October 20, 2021

The Queens County Citizen

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Six feet is not enough to stop COVID-19 transmission: experts

Six feet is not enough to stop COVID-19 transmission: experts

While inside, it may be a good idea to take a few more steps back.

Experts said Tuesday that the six-foot radius recommended by the World Health Organization (WHO) would not be sufficient to control the spread of COVID-19.

A The perspective article was published in the journal Science, Three experts believe aerosol particles can accumulate in the inner air while being inhaled, while breathing deeply into the lungs.

“Increasing evidence for SARS-CoV-2 suggests that the 6-foot WHO recommendation is inadequate under many indoor conditions, where aerosols may fly for several hours, accumulate over time, and may follow airborne distances of more than 6 feet,” they said.

According to Chia Wang of the National Sun Yat-sen University in Taiwan and Kimberly Prather and Dr. Robert Scully of the University of California, San Diego, most of the COVID-19 spread is caused by airborne spread. Erocolkal’s. This exchange was made by asymptomatic persons while breathing and speaking.

On Tuesday, experts said that for the community to return to normal, measures to reduce aerosol diffusion should be implemented, including the wearing of masks worldwide – in addition to widespread testing. They hope that these two procedures will help identify and isolate the two symptoms.

“It is very important to wear masks in places with high concentrations of viruses, such as health systems, airplanes, restaurants and crowded areas with low ventilation,” they added.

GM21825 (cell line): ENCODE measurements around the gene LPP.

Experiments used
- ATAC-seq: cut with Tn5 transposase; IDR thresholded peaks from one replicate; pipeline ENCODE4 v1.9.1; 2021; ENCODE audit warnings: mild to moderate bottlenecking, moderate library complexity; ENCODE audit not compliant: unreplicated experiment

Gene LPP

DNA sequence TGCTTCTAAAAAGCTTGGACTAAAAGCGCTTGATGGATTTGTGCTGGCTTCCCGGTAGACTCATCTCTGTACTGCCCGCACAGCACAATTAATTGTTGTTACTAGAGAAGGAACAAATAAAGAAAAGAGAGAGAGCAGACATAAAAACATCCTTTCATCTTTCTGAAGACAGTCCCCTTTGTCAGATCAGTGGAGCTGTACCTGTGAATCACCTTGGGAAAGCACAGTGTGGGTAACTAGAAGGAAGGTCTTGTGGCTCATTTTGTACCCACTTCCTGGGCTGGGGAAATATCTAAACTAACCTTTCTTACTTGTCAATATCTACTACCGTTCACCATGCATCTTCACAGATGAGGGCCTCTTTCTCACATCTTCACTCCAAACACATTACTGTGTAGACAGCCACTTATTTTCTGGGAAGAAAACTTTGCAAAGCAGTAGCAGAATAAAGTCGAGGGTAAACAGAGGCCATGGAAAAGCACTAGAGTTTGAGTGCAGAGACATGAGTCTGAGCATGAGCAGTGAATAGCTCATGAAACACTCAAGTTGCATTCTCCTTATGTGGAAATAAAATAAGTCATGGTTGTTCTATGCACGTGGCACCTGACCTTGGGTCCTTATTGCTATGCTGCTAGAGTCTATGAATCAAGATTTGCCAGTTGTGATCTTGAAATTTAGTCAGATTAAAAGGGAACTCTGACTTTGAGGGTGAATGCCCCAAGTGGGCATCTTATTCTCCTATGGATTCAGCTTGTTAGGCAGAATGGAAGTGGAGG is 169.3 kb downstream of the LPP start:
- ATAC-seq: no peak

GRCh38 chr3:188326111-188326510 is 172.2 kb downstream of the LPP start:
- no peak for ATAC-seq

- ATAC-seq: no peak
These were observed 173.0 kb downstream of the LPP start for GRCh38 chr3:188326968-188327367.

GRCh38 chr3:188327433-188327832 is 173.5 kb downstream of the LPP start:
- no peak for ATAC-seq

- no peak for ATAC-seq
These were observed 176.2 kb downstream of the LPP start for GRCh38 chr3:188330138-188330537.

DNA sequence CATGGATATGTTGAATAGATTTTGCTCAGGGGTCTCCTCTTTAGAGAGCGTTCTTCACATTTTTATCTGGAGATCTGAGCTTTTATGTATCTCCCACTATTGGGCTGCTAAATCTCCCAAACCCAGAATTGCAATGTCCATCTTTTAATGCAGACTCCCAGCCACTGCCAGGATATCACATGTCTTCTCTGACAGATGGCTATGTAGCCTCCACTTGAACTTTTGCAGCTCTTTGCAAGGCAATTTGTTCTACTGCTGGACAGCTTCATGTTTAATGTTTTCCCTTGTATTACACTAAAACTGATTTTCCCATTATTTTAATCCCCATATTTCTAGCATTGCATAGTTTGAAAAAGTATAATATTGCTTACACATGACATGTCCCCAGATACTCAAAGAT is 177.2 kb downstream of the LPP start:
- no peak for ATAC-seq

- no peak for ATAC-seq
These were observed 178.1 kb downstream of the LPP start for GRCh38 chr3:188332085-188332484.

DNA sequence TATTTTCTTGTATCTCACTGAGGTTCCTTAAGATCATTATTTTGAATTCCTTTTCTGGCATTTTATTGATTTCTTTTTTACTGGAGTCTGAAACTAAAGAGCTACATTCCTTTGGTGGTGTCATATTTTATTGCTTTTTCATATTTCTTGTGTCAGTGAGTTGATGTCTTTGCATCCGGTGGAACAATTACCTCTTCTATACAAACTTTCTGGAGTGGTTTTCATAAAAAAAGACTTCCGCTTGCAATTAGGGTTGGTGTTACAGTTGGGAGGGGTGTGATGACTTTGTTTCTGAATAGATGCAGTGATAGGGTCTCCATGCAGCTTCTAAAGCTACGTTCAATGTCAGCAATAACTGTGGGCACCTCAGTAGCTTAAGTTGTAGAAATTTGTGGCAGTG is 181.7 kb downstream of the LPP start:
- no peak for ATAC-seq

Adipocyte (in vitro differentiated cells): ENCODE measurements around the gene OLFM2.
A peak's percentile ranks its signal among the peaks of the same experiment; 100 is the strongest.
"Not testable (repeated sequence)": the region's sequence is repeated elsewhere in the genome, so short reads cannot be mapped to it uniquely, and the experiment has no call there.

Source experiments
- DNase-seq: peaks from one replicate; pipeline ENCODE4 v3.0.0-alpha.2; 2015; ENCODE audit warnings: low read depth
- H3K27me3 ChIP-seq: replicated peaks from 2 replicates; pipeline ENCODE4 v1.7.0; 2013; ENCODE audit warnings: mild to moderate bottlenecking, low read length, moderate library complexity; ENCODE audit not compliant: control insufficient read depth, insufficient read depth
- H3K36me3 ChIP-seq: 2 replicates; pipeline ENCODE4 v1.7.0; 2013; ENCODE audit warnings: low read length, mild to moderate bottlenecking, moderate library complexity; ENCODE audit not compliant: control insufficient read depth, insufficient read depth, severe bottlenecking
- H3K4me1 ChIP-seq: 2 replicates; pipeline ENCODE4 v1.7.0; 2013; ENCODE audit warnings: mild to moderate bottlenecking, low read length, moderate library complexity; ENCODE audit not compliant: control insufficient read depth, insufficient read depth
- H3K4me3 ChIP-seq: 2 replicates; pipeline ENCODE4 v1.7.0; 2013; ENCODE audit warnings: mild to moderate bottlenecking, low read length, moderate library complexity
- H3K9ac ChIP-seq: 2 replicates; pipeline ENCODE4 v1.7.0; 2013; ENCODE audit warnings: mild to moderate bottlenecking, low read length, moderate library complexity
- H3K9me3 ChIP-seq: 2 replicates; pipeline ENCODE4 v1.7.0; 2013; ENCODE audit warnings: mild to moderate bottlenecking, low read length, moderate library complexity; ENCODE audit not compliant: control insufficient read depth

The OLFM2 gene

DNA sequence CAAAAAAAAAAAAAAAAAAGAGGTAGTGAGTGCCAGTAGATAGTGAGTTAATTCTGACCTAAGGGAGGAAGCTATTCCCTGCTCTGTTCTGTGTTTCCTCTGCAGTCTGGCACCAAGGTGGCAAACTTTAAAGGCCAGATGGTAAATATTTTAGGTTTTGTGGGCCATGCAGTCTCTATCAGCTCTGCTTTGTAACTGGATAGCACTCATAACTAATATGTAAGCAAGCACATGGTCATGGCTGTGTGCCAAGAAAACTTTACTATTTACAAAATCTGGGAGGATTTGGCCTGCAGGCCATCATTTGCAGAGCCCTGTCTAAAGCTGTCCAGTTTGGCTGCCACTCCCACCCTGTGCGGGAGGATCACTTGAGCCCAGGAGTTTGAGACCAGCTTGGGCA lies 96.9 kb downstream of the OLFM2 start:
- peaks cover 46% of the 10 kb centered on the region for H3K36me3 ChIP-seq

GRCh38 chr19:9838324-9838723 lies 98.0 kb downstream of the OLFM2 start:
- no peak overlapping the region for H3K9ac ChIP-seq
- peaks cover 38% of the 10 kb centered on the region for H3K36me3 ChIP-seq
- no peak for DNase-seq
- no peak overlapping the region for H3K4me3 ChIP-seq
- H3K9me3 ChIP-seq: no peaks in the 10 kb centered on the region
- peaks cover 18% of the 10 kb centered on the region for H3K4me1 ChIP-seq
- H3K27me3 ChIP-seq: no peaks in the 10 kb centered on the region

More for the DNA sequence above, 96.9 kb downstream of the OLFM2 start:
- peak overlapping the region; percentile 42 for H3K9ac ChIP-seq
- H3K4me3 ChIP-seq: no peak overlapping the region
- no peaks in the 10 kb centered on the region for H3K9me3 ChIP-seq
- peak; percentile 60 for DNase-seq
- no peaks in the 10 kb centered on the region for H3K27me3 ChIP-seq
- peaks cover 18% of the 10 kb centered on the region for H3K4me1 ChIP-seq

The Perspective article noted that countries such as Taiwan, Hong Kong, Singapore and South Korea have implemented a global mask and have been very effective in reducing the spread of COVID-19.

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The World Health Organization’s six-foot social distance guidelines are based on the study of respiratory droplets in the 1930s. However, experts said the technology for detecting small aerosol particles was not available at the time.

Smaller aerosols evaporate faster than they can settle. Because of this, they may be affected by wind currents, which may carry them over long distances, and they may remain in the air for several hours.

“A lot of evidence points to the aerosol spread of respiratory viruses,” Brother told WebMD. “With this particular virus, a lot of evidence is mounting.”

This month, a Admissions Hong Kong scientists have found that the use of surgical masks can reduce the rate of contactless transmission through respiratory droplets or airborne particles by up to 75 percent.